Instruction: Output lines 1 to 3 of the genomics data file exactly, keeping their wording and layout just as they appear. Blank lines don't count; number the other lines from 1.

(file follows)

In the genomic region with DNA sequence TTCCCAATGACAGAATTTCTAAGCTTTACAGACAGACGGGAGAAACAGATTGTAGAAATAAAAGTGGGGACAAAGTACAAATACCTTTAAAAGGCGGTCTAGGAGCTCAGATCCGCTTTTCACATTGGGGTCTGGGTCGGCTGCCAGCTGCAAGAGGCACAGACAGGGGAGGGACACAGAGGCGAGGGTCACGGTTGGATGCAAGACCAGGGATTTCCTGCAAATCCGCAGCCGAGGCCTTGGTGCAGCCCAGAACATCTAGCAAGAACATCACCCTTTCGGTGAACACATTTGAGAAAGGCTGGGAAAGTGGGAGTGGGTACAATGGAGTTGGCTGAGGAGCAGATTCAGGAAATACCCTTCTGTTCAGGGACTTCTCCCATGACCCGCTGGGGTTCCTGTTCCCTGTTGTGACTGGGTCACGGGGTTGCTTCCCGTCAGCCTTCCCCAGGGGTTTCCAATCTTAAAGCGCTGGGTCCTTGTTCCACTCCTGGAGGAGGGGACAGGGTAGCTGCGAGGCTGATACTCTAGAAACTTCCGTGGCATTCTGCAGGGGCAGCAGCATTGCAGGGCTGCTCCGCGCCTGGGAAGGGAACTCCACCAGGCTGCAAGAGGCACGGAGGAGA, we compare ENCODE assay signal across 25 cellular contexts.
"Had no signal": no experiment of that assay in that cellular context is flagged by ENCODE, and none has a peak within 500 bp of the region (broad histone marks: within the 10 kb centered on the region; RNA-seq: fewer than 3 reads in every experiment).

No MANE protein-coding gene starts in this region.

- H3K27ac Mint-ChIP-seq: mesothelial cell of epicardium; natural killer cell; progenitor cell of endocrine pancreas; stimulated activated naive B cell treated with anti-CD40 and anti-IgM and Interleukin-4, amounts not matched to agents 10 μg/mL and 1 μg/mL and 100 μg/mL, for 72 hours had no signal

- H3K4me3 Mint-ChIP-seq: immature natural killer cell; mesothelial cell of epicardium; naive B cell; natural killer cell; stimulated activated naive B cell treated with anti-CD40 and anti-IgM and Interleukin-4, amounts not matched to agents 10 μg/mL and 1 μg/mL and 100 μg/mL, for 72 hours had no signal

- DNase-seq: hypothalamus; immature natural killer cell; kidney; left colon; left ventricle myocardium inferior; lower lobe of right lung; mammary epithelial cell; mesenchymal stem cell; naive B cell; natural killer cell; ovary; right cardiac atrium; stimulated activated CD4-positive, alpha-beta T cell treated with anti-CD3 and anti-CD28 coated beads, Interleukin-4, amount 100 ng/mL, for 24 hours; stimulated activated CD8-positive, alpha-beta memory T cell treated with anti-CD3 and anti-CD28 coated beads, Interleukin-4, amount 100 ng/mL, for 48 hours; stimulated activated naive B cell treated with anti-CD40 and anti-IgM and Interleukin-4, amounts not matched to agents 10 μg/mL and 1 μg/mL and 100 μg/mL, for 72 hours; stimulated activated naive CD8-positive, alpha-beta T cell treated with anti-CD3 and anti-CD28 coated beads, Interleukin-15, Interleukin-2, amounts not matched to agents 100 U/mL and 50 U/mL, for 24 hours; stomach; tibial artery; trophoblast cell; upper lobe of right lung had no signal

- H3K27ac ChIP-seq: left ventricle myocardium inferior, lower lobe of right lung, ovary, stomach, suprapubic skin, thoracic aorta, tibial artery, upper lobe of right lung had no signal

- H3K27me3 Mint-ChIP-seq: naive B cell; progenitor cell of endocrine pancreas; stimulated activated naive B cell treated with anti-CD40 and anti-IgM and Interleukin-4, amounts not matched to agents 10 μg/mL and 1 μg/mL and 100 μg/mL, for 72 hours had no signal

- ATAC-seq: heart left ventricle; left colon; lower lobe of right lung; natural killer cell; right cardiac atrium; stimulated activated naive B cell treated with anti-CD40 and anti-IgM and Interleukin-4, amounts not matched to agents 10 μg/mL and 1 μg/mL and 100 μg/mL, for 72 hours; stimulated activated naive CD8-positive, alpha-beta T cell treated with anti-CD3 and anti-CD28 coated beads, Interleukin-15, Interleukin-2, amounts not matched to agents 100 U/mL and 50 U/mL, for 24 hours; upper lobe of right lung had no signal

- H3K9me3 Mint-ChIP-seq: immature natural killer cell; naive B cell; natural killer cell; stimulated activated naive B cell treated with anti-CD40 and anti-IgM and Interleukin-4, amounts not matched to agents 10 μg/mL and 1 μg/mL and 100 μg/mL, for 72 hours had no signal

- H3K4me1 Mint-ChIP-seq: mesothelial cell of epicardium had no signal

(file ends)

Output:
In the genomic region with DNA sequence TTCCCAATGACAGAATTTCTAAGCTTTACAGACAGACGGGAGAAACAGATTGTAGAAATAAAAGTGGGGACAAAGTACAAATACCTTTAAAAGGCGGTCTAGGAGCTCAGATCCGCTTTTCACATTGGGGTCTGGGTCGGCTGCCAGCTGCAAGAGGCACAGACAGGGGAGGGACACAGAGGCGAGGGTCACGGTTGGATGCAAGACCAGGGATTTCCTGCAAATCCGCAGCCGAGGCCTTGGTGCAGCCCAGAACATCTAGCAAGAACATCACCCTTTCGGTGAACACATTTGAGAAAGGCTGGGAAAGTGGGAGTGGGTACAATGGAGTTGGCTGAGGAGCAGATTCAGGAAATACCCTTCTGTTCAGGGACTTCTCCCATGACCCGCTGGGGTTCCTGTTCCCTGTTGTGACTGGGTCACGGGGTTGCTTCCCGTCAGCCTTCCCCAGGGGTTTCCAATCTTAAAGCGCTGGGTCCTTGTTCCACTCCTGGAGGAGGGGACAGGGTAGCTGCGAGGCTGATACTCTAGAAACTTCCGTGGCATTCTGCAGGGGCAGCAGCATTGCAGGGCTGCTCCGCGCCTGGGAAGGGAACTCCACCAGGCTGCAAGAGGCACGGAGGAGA, we compare ENCODE assay signal across 25 cellular contexts.
"Had no signal": no experiment of that assay in that cellular context is flagged by ENCODE, and none has a peak within 500 bp of the region (broad histone marks: within the 10 kb centered on the region; RNA-seq: fewer than 3 reads in every experiment).

No MANE protein-coding gene starts in this region.